How watching porn changed my life

When I didn't know how to build a relationship with my partner, porn was there to teach me.

Jun 15, 2020, 4:34 pm*

Internet Culture

Pornography is endlessly vilified in our culture. 

And, in many cases, for good reason. It’s misogynistic, it’s staged, it’s completely unrealistic, and in some cases, it’s abusive. It’s difficult to tell whether it’s been produced ethically or not. There’s a high risk of transmitting STIs between performers, including HIV. Porn has ruined marriages and relationships. It’s caused addictions. It’s gotten people fired. It’s contributed to our hyper-sexualized rape culture. It’s an embarrassingly poor sex education for many people throughout the country. And studies say it’s just detrimental to health.

But the fact remains that people are watching porn. It’s a multi-billion dollar industry. It’s estimated that 68 percent of men and 18 percent of women view porn online at least once per week. That’s a whole bunch of eyes on the screen for all this chatter about how destructive it is.

But, all that hypocrisy aside, I believe that porn can be healthy. I believe it can be therapeutic. I even believe it can change your life—under the right circumstances. At least it did mine.

Now, granted, my situation is a bit unique. I was a previously straight man who had no real interest in my own sex—that is until I fell in love with my also straight best friend (a story I’ve written about extensively). With no real physical attraction to one another and no good guide on how to make this work, I went to the only resource I knew: porn.

I wanted to dig deep into my psyche—to explore any unknown turn-ons or fantasies. I wanted to watch men make love for the first time and see how I felt about it. I wanted to know what positions were used and what foreplay was employed. If I was going to make my relationship work one day, I was committed to at least exploring the idea of physical intimacy.

With porn, nothing was real. I didn’t have to actually try anything. I didn’t have to live anything out. I didn’t even have to tell anyone about it.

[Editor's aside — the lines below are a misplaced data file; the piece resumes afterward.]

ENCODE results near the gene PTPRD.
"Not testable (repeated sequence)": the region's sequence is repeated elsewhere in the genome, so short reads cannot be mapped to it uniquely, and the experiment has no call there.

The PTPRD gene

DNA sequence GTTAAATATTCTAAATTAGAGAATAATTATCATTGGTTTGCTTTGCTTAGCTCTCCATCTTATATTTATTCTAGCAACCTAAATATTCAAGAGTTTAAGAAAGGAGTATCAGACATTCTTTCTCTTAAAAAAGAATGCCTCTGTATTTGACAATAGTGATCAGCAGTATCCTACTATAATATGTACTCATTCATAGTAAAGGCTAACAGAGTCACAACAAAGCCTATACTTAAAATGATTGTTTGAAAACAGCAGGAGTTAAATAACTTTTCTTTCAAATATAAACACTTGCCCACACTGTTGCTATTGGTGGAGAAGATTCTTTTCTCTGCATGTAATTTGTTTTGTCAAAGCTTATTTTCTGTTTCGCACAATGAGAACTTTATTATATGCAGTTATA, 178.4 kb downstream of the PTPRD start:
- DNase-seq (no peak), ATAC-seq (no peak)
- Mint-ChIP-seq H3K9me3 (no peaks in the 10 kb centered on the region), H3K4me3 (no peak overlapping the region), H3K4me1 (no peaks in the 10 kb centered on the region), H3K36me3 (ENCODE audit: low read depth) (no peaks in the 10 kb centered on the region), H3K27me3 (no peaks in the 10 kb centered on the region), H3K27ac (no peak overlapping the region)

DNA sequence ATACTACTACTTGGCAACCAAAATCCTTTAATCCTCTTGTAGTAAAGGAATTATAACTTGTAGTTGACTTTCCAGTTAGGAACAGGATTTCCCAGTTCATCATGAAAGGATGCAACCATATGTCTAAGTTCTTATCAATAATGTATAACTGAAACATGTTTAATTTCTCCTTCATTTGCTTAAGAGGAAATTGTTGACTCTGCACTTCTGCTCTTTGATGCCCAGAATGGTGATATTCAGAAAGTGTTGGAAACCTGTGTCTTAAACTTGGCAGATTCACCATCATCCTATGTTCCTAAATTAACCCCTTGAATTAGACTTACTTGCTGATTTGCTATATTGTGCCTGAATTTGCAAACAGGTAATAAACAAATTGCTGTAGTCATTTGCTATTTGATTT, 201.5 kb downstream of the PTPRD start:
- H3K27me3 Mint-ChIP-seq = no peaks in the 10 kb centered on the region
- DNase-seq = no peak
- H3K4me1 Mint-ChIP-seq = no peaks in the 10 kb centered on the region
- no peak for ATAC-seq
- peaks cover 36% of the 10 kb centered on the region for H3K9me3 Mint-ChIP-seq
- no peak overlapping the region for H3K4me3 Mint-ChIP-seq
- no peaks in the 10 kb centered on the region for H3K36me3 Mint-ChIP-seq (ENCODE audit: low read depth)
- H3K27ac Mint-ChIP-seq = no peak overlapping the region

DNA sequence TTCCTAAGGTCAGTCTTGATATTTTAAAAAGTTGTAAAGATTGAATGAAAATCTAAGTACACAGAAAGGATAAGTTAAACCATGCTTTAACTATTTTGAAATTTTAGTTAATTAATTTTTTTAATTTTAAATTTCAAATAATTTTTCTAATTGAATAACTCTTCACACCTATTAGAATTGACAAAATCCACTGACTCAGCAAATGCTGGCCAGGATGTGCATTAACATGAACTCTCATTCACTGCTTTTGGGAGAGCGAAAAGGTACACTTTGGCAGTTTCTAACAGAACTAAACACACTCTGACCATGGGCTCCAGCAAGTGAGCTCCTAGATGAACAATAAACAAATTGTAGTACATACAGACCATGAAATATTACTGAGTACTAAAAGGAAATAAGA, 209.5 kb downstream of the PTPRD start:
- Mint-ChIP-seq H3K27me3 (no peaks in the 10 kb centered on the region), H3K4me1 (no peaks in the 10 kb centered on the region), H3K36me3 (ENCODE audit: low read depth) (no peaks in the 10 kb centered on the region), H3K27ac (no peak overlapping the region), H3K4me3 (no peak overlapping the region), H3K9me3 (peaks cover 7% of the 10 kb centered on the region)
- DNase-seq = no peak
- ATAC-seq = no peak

With porn, nothing was real. I didn’t have to actually try anything. I didn’t have to live anything out. I didn’t even have to tell anyone about it. I could just privately get comfortable with the idea of a type of sex that was so foreign to me. I could privately pursue strange or surprising fantasies to get to know my sexuality on a deeper level.

And, years later, my partner and I found a level of intimacy that works for us. It may not be the same as every other relationship. It may not look exactly like two paid actors. But it works. It’s ours. And we never would have found it without pornography.

Yes, porn is fake. Yes, it’s unrealistic. But so are action thrillers, and we run to the theater to see those. In both cases, it’s a way to explore a fantasy world—one that doesn’t really exist but that can possibly teach you about yourself. About parts of yourself you might not know existed. Movies—of all kinds—are a safe place to explore a fantasy for a short while.

If the porn jumps off the screen and starts causing problems in life, then, sure, there’s absolutely an issue. If a person isn’t as sexually aroused by his or her partner, if a person gets violent or abusive thoughts, if a person becomes addicted to porn, then he or she should probably quit it. But the same holds true if a person becomes obsessed with a movie or video game and confuses it with real life. World of Warcraft has certainly seen its share of addiction.

At the end of the day, these are all just tools we have at our disposal. And there is a way to watch non-abusive, semi-realistic pornography and use it to explore our innermost selves, if we choose to.

There is a way to watch non-abusive, semi-realistic pornography and use it to explore our innermost selves, if we choose to.

Maybe if there was less of a taboo around porn, then the images would be healthier and more realistic. Maybe people wouldn’t be so hypocritical about vilifying it and watching it in secrecy. In fact, self-proclaimed religious fundamentalists are estimated to be 91 percent more likely to watch pornography. That’s one of the highest percentages of any demographic.

Telling ourselves that some desire, thought, or fantasy is wrong is the surest way to develop an unhealthy relationship with it. It will sneak its little way into our behavior one way or another. Because, at our core, we crave self-acceptance.

So, yes, there are certainly problems with pornography. And I’m not here to defend the industry as a whole. There’s plenty that could—and probably should—be changed about it. But porn saved my relationship. It helped me to explore parts of myself that I didn’t know existed. It helped me to play out scenarios without ever having to physically try anything. It helped me to become more whole as a person.

Whenever a client asks me if his or her porn consumption is okay, I always say the same thing: “Do you feel it’s healthy? Or do you feel it’s impeding on your real life? If it stays on the screen and helps you to explore fantasies, accept yourself deeper, and just enjoy some alone time (or time with a partner) every once in a while, then who am I to tell you to stop?”

We’re all looking for ways to be happy. We’re all looking for ways to understand who we are. We’re all looking for ways to accept ourselves.

For some people, journaling works. For others, meditating does the trick. Still others enjoy yoga. And maybe a few of us (or more than a few) watch porn.

This post originally appeared on the Good Men Project and has been reprinted with permission.

Photo via Skley/Flickr (CC BY-N.D. 2.0)

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*First Published: Jan 21, 2015, 1:00 pm